The City of Hoboken and Hudson County today began installing new signage and striping to reduce the citywide speed limit in Hoboken from 25 MPH to 20 MPH. The reduced speed limit aims to make streets safer for all modes of transportation in furtherance of the City’s Vision Zero goal to eliminate all traffic-related deaths and injuries by 2030.
Starting today, Sept. 14, the City began to install eight speed feedback signs at gateways to Hoboken and replace existing 25 MPH speed limit signage with new 20 MPH speed limit signs. Hudson County will also restripe portions of Willow Avenue to convert existing 25 MPH pavement markings to 20 MPH. Police officers will be on site to mitigate temporary traffic impacts on Willow Avenue.
Combined with other safety improvements, such as curb extensions, high visibility crosswalks, corner daylighting, leading pedestrian intervals, and dedicated bicycle facilities, a reduced speed limit can help reduce the likelihood that crashes happen. When crashes do occur, research shows that even a small reduction in vehicle speeds can have a significant impact on decreasing the severity of crashes. Reducing the citywide speed limit is recommended in the City’s Vision Zero Action Plan and is part of the “safe systems approach” used to reduce traffic injuries and deaths on public streets.
"A citywide 20 MPH speed limit is the latest commitment we are making to ensure our streets are safer for residents and visitors of all ages and abilities,” said Mayor Bhalla. "While we continue to make great strides to implement safety improvements to our streets, this important change will provide even greater protection to children, seniors, and our most vulnerable residents. Thank you to the City Council and County for partnering with my administration on this initiative. Together, as a community, we can reach our Vision Zero goals of eliminating all traffic-related deaths and severe injuries over the next several years.”
"I am proud to have served on the Hoboken Vision Zero Task Force since it was founded over four years ago, and the 20 MPH speed limit implementation has been a top priority for me since its discussion as part of the Vision Zero Action Plan," said Council Vice President and member of the Vision Zero Task Force Emily Jabbour. "We know that the chances of serious injury increase exponentially as the speed of a vehicle increases; this policy change is a commonsense approach to improve pedestrian safety for our City, and I'm thankful that Hudson County and Hoboken's Transportation Department were able to work together to make possible."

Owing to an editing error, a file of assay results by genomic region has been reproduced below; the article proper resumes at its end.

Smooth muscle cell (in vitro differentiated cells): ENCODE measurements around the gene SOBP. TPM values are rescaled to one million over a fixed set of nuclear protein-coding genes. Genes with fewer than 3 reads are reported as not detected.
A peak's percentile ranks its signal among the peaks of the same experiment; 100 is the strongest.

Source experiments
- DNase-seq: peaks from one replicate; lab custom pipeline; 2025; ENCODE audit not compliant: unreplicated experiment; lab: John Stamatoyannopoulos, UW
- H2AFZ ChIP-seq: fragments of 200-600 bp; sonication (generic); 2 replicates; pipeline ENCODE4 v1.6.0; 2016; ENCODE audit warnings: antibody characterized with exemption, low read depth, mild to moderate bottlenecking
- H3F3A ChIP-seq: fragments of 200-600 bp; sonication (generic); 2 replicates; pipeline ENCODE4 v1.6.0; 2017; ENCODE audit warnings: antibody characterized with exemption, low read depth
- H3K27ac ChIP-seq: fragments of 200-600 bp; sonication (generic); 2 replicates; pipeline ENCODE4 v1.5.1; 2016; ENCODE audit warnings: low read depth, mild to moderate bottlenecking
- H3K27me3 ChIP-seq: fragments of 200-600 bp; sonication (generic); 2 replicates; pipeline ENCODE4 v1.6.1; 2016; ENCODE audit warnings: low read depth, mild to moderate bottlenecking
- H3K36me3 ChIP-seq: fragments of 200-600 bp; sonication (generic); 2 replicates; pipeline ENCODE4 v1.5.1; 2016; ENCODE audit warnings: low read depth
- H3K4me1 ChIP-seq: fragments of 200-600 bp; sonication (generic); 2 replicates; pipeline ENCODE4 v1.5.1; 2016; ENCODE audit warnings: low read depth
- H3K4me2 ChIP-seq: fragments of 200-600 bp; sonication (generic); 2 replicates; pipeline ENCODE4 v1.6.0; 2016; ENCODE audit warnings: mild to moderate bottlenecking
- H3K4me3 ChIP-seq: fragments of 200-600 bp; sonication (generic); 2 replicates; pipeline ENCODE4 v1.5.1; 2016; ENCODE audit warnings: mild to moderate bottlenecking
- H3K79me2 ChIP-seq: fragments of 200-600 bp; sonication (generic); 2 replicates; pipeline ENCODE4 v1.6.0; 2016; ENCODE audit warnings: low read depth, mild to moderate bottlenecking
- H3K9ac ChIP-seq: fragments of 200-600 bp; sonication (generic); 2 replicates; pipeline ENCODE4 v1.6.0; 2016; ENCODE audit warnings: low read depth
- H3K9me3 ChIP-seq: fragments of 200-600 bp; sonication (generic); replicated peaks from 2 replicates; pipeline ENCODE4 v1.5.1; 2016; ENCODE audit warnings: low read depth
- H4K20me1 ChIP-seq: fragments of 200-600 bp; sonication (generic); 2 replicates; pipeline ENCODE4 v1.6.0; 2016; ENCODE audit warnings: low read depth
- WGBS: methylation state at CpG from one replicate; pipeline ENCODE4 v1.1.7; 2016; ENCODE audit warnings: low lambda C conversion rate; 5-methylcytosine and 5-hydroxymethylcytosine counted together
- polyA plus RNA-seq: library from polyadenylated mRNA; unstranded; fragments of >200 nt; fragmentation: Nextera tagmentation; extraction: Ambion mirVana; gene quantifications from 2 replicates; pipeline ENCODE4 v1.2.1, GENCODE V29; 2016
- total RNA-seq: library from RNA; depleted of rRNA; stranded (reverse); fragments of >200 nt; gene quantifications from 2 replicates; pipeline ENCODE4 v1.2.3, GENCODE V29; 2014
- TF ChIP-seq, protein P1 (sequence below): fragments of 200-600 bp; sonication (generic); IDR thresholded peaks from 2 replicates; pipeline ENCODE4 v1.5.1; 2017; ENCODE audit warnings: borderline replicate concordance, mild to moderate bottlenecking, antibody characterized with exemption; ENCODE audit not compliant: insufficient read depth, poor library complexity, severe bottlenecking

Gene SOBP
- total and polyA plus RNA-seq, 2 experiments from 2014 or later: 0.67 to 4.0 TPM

The implementation of a 20 MPH speed limit, as authorized by the Hoboken City Council and signed into law by Mayor Bhalla in July, will include new signage and educational initiatives to help inform drivers and improve compliance rates through a partnership with the Hoboken Police Department and Hudson County Sheriff’s Department.
"The education campaign and our new stationary speed signs on the eight entry points to the City, will go a long way in calming the traffic and protecting pedestrian, driver, and cyclist lives," said Public Safety Director Kenneth Ferrante. "An enforcement campaign will then be introduced on the north and south ends of our city , where the Hoboken Police Department and Hudson County Sheriff’s Depart will collaborate to ensure that drivers are operating at safe speeds."
Since Mayor Bhalla established the City's Vision Zero initiative and launched the Vision Zero Task Force by executive order in 2019, Hoboken city streets have not had a traffic-related fatality.
For more information on the City's Vision Zero initiative, go to www.vzhoboken.com.